The Great Trials Podcast
Moshik Temkin | Commonwealth v. Sacco and Vanzetti | The Sacco-Vanzetti Trial

Moshik Temkin | Commonwealth v. Sacco and Vanzetti | The Sacco-Vanzetti Trial

December 28, 2021

This week, your hosts Steve Lowry and Yvonne Godfrey interview Moshik Temkin, Harvard University Associate Professor of History and Public Policy and author of The Sacco-Vanzetti Affair: America on Trial (https://carrcenter.hks.harvard.edu/people/moshik-temkin). 

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Episode Details:

Harvard University Associate Professor of History and Public Policy Moshik Temkin, author of The Sacco-Vanzetti Affair: America on Trial, discusses the larger implications of this 1920s Massachusetts murder trial and how its proceedings and subsequent international post-verdict protests revealed the U.S. justice system's implicit bias against immigrants. On April 15, 1920, an armed robbery was committed at the Slater-Morrill Shoe Company in Braintree, Massachusetts, resulting in the death of two guards and the theft of at least $15,000 in payroll funds. Italian immigrant anarchists Nicola Sacco and Bartolomeo Vanzetti were accused and charged with first-degree murder. The pair's anarchists beliefs, advocating for the violent overthrow of political and capitalist institutions, and evasion of the World War I draft took center stage at the trial, overshadowing missing and contradictory evidence in the case. Influenced by presiding Judge Webster Thayer's obvious bias, which included calling the defendants "anarchist bastards," as well as the jury foreperson's publicly expressed predetermined verdict, Sacco and Vanzetti were sentenced to death. Worldwide, labor unions held protests and acclaimed writers and political influencers spoke out in support of Sacco and Vanzetti. The pair, who were widely seen as political prisoners, were executed in the electric chair on August 23, 1927. On today's new episode, author and historian Moshik Temkin will share what his extensive research has revealed about this infamous case and the resulting international protests. Learn how this legendary trial impacted global politics and resulted in lasting judicial reform. 

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Guest Bio:

Moshik Temkin:

Moshik Temkin, Associate Professor of History and Public Policy, joined the Harvard Kennedy School faculty in 2009. A specialist in the history of the modern United States in global and comparative perspective, with a focus on the connections between history and public policy, he is particularly interested in the interaction between Americans and non-Americans–the effects that American politics have had on the wider world, the roles that international politics have played in American society and policymaking in the United States, and the dynamics created when American and international politics come into contact, or conflict.

He is the author of The Sacco-Vanzetti Affair: America on Trial (Yale University Press, 2011), which was a finalist for the Cundill International Prize, as well as several articles and book chapters. His current research interests include the history of the death penalty in comparative perspective, the impact of war on public policy intellectuals since World War I, Malcolm X's career and politics in a global context, the relationship between American civil rights and global human rights, and the contest between global political activism and travel control since the Cold War. He is currently at work on a book provisionally titled Undesirables: Travel Control and Surveillance in an Age of Global Politics, to be published by Harvard University Press. He is also the editor (with David Greenberg and Mason Williams) of Alan Brinkley: A Life in History (Columbia University Press, 2019).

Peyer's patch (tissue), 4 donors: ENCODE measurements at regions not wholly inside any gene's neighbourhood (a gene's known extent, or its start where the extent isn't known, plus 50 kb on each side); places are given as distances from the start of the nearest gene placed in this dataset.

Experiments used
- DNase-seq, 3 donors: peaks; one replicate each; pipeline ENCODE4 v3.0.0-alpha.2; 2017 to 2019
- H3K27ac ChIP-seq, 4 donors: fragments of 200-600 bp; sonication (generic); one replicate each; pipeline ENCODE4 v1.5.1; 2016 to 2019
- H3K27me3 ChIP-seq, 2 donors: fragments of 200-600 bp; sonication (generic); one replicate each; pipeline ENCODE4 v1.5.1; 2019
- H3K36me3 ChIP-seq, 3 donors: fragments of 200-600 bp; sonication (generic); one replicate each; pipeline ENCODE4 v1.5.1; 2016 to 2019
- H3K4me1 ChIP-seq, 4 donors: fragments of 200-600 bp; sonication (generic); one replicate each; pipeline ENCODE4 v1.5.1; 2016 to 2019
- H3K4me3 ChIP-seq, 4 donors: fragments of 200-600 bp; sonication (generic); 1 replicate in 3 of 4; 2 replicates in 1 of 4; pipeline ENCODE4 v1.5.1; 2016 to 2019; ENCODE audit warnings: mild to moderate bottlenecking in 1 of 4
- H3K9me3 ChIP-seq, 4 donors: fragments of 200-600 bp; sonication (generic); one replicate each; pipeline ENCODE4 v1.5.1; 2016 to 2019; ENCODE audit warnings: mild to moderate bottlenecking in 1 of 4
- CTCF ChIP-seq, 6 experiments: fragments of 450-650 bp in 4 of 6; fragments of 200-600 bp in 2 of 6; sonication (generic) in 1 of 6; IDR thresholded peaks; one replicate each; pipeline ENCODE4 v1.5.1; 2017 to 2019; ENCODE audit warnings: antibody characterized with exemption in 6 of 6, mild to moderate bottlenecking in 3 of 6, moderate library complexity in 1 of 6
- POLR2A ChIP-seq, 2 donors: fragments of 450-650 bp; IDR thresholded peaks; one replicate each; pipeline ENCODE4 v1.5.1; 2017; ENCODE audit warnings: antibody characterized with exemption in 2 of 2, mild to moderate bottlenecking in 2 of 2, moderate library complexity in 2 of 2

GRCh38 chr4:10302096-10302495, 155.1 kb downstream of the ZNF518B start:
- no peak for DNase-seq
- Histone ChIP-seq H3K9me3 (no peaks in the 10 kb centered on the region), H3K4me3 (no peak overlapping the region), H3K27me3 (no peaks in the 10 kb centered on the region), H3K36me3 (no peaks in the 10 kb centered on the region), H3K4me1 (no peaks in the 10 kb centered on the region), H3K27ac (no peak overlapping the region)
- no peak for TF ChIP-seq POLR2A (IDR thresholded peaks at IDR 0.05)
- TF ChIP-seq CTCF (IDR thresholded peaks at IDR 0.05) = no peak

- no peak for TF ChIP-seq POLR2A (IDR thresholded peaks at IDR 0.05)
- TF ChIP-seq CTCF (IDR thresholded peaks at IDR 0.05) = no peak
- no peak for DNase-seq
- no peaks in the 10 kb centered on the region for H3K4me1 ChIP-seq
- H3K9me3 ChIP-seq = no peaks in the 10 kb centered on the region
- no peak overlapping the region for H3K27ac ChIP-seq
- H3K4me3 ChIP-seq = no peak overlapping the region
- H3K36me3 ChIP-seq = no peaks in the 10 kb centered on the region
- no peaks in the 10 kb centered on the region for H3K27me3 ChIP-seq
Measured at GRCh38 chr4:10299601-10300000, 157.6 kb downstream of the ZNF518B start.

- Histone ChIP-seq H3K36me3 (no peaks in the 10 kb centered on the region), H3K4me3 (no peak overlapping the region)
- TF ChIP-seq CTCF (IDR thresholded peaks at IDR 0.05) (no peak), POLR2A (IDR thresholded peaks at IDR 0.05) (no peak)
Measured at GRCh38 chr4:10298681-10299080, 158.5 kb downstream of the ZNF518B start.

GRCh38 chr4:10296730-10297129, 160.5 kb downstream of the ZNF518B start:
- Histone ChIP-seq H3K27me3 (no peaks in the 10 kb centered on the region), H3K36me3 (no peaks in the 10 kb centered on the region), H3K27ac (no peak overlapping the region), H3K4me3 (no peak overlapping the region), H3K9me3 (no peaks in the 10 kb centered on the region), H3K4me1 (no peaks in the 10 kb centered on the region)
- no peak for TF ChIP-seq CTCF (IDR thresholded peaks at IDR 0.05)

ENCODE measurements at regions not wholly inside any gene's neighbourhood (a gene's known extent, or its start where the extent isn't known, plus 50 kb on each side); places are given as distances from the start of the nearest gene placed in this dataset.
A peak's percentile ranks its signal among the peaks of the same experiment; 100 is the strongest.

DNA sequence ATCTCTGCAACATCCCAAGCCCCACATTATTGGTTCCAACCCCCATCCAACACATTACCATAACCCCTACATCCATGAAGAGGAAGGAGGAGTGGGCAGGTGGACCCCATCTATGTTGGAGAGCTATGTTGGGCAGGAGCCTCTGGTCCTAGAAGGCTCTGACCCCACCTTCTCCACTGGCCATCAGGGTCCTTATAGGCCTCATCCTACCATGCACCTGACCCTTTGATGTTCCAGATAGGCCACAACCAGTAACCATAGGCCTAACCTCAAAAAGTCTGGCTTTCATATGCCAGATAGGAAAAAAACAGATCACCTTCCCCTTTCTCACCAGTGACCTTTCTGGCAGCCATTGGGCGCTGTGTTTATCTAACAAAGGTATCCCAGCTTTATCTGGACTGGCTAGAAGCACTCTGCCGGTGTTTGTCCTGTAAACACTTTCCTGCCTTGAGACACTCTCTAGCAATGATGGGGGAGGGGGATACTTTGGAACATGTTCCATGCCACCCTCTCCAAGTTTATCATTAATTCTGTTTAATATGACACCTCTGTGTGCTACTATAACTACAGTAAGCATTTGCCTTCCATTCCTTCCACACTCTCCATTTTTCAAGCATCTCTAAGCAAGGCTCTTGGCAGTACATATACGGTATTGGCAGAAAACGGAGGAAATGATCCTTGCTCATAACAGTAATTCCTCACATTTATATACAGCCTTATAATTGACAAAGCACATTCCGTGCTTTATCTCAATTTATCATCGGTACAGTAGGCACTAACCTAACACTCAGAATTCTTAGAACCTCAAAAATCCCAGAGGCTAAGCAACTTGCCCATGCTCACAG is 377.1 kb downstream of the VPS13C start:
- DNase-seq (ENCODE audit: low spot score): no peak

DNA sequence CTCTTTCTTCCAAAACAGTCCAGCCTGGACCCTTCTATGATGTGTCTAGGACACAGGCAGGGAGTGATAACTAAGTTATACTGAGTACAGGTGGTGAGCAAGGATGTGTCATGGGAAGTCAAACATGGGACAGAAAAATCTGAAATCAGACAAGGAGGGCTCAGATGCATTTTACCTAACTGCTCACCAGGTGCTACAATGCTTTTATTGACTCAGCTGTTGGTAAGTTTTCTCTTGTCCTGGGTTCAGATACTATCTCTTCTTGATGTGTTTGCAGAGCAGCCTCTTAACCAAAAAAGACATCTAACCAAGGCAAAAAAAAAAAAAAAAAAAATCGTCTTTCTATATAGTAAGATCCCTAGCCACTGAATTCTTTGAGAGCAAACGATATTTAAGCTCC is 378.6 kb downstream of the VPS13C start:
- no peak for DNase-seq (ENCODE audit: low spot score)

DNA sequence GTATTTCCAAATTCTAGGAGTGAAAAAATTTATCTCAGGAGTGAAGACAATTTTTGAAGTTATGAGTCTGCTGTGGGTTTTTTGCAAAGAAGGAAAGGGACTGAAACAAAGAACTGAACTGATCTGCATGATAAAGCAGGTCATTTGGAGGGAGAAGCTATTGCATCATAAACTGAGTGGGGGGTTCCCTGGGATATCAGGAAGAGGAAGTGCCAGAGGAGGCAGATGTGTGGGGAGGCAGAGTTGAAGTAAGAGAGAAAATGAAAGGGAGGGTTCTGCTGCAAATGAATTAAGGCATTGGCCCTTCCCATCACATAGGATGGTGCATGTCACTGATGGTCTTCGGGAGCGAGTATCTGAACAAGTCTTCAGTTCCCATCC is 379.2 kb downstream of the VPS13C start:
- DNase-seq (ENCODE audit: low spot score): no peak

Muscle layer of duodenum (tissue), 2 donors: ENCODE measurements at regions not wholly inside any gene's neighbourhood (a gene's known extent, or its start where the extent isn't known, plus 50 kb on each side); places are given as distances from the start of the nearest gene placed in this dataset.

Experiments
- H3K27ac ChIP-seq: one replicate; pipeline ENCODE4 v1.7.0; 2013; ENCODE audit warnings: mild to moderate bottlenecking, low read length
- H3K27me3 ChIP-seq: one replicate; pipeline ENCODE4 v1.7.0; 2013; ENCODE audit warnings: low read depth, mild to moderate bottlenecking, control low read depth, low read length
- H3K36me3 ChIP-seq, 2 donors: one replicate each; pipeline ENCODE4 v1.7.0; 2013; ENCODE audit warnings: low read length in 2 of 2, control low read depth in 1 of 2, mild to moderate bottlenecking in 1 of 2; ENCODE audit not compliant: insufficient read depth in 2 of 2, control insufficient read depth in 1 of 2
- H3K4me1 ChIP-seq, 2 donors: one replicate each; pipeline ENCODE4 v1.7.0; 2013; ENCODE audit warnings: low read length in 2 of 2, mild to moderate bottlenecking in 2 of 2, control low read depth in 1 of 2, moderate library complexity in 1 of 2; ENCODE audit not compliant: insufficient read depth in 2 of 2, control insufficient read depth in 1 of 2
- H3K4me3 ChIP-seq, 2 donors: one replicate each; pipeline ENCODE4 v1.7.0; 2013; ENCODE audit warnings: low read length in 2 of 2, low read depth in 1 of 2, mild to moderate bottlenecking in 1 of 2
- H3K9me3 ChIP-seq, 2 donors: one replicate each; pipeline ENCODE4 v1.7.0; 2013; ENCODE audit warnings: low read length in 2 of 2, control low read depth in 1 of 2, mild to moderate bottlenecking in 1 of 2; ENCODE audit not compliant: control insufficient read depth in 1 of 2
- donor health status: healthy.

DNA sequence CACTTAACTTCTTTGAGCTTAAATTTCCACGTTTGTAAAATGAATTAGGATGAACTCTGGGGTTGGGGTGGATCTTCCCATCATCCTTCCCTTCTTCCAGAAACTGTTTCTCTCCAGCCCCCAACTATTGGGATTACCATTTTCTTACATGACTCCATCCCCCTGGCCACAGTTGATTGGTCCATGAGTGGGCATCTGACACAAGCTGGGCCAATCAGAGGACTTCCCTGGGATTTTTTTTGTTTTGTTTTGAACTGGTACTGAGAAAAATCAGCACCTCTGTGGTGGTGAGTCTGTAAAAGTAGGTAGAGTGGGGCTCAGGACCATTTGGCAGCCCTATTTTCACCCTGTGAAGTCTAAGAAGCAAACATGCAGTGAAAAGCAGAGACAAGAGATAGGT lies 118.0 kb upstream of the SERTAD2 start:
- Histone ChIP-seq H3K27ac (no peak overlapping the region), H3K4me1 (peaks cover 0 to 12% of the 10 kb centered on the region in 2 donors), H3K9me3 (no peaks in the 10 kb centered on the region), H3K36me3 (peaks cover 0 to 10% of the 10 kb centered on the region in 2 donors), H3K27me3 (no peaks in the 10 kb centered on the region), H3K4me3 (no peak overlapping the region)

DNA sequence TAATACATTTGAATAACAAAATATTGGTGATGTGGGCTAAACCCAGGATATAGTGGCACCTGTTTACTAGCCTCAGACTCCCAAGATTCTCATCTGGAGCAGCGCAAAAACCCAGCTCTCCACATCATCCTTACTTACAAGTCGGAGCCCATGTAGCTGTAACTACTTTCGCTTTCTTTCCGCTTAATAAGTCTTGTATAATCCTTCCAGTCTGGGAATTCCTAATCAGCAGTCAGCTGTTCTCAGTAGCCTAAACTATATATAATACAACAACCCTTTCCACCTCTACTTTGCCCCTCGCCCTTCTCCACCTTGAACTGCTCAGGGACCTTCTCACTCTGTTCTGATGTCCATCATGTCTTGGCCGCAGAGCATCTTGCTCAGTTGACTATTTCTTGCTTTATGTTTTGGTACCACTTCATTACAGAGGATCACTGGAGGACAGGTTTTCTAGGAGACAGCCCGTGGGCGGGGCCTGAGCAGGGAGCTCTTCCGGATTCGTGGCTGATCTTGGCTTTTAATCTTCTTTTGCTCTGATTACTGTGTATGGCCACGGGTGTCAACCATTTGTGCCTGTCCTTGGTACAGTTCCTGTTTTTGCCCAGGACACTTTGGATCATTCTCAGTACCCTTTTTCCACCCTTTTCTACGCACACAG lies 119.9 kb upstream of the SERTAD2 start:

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Stages Of A Jury Trial - Part 1

Stages Of A Jury Trial - Part 2

Jim M. Perdue, Sr. & Jim M. Perdue, Jr. | Alexander v. Battaglia et. al. | $3.6 million verdict

Jim M. Perdue, Sr. & Jim M. Perdue, Jr. | Alexander v. Battaglia et. al. | $3.6 million verdict

December 21, 2021

This week, your hosts Steve Lowry and Yvonne Godfrey interview Jim M. Perdue, Sr. and Jim M. Perdue, Jr of Perdue and Kidd (https://www.perdueandkidd.com/). 

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Episode Details:

Texas trial lawyers Jim M. Perdue, Sr. and Jim M. Perdue, Jr. -- Perdue & Kidd's father-and-son trial team -- take a look back at the first case they ever tried together. Listen as this accomplished trial team explains how they secured justice for the wrongful death of a patient who died as a result of the negligence of a nurse anesthetist during routine orthopedic surgery. In September 1997, 40-year-old Mark Alexander was scheduled to undergo arthroscopic surgery on his right shoulder, but the anesthesiologist left him in the hands of an inexperienced nurse anesthetist, who failed to provide Mark with adequate ventilation during the surgery and neglected to record Mark's heart rate for 17 minutes. As a result, Mark was deprived of adequate blood flow to the brain for 10 to 14 minutes and remained in a coma for two weeks before passing away on October 3, 1997. Involved in the case while Mark was still in a coma, Jim M. Perdue, Sr. was able to collect powerful pieces of evidence he presented at trial: phone recordings and messages from Mark's family. In spite of the defense's attempts to cast blame on the other anesthesiologists and professional associations named in the lawsuit or to distance themselves from having any role in Mark's medical care, the father-and-son legal team was able to hold the doctors accountable for their contribution to Mark's substandard care and proximate cause of death. Jim M. Perdue, Sr. and Jim M. Perdue, Jr. strategically engaged the jury's senses with impressive storytelling and by sharing a visual timeline of the tragic events, a video of Mark languishing in a coma and the hard data comparison of the anesthetist's records versus the medical equipment records. In October 1999, a Harris County, Texas jury unanimously found the four defendants negligent and awarded $3.6 million in damages to Mark's wife and surviving parents.